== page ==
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+1, good point about overloads on derived types not being called when the object is held via reference/pointer to base. OTOH, a common use case for using a base class is "I want to have a vector<> that contains all my Brakes and call stopCar() on each one." –  j_random_hacker Mar 3 '09 at 11:29
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Templates are a way to let a class use a variable of which you don't really care about the type. Inheritance is a way to define what a class is based on its attributes. Its the "is-a" versus "has-a" question.

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this answer is more or less correct. When you want something parametrized at compile time - you should prefer templates. When you want something parametrized at runtime, you should prefer virtual functions being overridden.

However, using templates does not preclude you from doing both (making the template version more flexible):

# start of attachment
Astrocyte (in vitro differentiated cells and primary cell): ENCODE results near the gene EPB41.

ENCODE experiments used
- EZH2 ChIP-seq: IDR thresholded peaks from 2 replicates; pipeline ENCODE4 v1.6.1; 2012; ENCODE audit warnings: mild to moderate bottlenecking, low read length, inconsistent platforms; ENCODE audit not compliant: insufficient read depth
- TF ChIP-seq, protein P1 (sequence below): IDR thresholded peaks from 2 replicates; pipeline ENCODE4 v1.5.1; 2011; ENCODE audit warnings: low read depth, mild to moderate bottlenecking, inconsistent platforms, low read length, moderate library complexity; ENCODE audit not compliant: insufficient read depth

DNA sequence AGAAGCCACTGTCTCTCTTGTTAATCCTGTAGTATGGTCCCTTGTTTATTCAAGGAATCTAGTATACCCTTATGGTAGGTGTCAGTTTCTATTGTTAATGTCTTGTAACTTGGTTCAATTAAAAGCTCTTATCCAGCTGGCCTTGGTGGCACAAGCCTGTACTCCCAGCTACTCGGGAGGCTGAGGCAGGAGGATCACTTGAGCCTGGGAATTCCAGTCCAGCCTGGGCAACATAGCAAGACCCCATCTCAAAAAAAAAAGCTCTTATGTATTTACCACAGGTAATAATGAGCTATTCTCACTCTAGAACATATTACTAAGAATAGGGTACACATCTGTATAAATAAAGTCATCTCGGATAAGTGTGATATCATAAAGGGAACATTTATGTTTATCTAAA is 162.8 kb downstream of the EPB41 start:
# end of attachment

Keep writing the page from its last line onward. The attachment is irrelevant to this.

struct Brake {
    virtual void stopCar() = 0;
};

struct BrakeChooser {
    BrakeChooser(Brake *brake) : brake(brake) {}
    void stopCar() { brake->stopCar(); }

    Brake *brake;
};

template<class Brake>
struct Car
{
    Car(Brake brake = Brake()) : brake(brake) {}
    void slamTheBrakePedal() { brake.stopCar(); }

    Brake brake;
};


// instantiation
Car<BrakeChooser> car(BrakeChooser(new AntiLockBrakes()));

That being said, I would probably NOT use templates for this... But its really just personal taste.